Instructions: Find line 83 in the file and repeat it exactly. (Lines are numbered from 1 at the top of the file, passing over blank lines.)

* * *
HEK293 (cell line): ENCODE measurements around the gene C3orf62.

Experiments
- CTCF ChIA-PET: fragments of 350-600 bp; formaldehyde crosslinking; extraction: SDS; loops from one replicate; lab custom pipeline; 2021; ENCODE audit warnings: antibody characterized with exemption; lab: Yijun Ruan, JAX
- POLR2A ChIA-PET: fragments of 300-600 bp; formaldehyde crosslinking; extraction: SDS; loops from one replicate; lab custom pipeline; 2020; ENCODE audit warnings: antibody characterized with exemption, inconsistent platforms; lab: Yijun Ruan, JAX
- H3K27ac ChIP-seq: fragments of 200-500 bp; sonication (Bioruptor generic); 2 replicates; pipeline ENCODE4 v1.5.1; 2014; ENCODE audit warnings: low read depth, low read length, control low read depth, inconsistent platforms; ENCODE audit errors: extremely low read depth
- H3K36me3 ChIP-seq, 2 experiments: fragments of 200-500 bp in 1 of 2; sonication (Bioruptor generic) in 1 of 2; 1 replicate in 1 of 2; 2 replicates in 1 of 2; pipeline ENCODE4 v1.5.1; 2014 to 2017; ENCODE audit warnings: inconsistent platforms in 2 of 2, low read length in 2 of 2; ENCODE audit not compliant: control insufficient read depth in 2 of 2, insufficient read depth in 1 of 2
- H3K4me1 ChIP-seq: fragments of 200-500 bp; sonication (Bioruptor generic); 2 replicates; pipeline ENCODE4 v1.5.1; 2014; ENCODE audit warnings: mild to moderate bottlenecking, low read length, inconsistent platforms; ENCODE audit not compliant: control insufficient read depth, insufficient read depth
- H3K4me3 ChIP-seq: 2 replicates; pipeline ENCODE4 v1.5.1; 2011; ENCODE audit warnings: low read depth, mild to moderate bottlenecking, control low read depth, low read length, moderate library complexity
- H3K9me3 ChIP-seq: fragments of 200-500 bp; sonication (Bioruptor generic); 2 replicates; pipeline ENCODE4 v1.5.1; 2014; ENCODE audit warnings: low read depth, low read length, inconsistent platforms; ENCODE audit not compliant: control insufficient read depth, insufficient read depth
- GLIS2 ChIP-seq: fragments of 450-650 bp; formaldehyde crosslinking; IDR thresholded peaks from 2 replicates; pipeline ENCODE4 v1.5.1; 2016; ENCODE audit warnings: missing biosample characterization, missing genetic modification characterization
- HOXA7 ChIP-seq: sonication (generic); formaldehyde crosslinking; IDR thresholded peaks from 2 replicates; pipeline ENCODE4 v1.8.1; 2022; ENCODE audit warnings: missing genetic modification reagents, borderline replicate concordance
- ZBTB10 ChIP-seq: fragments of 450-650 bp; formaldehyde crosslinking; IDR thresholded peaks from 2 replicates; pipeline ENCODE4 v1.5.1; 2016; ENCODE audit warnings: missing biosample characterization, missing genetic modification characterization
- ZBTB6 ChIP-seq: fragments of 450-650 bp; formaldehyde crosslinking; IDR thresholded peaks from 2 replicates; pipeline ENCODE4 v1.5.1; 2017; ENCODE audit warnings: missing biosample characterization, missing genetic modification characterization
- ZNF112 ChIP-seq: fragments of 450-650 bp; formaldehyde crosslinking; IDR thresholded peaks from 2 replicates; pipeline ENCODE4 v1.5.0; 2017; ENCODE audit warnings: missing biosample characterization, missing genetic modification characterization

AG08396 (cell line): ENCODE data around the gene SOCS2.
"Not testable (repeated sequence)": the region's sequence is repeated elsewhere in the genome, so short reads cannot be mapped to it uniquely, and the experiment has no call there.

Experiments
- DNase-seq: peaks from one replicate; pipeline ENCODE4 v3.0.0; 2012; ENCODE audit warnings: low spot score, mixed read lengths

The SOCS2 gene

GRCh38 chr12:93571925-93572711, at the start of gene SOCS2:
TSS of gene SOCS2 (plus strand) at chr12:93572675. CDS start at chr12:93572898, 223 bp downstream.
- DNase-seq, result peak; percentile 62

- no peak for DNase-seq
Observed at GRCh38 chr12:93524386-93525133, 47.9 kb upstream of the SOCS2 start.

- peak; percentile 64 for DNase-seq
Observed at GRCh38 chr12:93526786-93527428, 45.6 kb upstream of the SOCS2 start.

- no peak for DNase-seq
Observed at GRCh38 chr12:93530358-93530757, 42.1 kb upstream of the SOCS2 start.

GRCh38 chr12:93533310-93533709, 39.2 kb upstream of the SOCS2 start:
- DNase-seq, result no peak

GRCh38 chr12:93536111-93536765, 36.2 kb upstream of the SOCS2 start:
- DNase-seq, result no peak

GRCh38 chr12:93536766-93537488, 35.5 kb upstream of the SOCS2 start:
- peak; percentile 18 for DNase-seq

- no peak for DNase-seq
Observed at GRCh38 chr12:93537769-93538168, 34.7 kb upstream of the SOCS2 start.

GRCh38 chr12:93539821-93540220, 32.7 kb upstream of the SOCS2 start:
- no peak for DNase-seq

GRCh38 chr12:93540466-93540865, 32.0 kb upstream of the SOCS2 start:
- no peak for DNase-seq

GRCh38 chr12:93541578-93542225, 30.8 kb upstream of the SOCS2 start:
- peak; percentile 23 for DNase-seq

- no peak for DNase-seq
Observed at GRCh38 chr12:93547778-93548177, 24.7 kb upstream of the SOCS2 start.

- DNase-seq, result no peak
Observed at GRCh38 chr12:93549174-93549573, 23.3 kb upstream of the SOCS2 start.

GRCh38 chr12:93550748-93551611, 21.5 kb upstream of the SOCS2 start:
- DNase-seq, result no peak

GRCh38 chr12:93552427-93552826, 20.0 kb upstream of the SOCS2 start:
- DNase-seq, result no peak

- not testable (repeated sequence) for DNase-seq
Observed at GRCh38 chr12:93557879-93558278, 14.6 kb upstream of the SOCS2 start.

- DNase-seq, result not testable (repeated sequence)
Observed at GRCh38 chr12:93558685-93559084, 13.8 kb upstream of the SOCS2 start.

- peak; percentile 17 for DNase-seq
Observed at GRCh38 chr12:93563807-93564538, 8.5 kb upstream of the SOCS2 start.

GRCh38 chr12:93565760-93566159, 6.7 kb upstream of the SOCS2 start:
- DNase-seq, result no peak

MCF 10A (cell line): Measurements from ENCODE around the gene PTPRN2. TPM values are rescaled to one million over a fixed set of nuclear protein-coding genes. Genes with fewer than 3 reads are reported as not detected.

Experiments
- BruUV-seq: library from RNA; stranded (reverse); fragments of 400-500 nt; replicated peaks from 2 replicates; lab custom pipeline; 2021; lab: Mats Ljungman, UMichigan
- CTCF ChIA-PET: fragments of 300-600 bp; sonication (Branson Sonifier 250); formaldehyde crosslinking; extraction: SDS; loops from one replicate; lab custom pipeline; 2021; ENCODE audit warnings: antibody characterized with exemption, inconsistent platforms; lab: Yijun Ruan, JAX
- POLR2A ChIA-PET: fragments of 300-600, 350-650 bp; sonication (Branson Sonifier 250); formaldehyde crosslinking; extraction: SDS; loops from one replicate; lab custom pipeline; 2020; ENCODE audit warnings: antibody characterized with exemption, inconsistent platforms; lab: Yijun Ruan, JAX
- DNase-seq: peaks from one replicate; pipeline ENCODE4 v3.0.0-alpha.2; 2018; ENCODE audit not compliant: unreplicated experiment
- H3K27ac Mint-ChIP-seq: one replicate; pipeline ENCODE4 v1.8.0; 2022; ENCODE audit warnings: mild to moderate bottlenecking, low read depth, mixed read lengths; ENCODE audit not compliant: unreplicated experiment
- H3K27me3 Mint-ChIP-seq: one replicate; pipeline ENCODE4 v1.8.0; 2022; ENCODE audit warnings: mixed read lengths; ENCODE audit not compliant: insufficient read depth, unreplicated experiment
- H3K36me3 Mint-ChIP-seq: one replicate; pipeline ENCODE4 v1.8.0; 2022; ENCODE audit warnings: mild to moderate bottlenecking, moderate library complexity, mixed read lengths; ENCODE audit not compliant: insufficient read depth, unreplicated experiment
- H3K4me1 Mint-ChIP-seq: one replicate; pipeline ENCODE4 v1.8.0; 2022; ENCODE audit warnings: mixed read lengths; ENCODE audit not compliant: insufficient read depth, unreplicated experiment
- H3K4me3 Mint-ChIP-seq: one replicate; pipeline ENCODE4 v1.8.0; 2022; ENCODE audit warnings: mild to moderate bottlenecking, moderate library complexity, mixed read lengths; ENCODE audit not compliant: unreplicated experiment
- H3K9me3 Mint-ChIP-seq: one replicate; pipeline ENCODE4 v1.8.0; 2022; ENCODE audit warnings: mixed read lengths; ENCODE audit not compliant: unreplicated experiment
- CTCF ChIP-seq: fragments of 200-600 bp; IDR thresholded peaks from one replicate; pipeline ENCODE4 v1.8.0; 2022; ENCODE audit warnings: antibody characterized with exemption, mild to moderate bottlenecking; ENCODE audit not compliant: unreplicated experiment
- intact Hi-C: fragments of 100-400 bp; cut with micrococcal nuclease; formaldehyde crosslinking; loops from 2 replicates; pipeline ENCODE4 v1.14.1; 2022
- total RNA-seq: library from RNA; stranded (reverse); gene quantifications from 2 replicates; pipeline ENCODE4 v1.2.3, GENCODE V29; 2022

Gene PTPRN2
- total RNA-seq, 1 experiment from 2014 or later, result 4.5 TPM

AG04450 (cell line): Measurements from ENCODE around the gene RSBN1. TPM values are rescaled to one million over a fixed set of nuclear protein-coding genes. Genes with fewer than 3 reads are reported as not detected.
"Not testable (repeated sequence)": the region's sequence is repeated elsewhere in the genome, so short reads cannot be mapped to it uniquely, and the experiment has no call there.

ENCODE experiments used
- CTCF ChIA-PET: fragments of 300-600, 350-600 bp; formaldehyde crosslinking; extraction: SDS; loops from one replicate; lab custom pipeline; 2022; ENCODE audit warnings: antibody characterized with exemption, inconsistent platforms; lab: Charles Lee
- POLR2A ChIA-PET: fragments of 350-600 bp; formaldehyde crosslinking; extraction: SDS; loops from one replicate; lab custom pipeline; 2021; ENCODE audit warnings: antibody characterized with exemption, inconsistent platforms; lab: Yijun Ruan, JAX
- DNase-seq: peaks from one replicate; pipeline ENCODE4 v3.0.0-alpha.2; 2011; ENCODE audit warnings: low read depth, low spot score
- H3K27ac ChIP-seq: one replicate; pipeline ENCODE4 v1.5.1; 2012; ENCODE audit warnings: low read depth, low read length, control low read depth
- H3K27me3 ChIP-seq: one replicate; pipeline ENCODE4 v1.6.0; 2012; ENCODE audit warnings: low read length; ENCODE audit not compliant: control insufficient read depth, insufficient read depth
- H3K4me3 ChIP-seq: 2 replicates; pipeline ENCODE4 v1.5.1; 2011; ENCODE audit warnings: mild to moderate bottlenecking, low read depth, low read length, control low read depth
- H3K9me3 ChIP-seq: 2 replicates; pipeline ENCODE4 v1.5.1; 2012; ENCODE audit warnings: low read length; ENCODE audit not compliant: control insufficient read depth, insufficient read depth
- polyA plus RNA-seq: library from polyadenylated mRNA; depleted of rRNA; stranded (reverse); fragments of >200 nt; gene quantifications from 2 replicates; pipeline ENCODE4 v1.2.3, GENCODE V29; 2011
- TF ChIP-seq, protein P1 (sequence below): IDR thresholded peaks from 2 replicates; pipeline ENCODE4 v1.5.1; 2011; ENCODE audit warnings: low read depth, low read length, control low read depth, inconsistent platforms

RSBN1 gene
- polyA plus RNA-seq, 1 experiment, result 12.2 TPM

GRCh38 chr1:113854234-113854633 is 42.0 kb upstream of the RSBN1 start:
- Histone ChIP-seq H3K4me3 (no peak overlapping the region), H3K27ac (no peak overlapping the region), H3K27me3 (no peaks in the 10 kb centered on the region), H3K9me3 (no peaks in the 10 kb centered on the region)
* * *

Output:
- H3K27me3 ChIP-seq: one replicate; pipeline ENCODE4 v1.6.0; 2012; ENCODE audit warnings: low read length; ENCODE audit not compliant: control insufficient read depth, insufficient read depth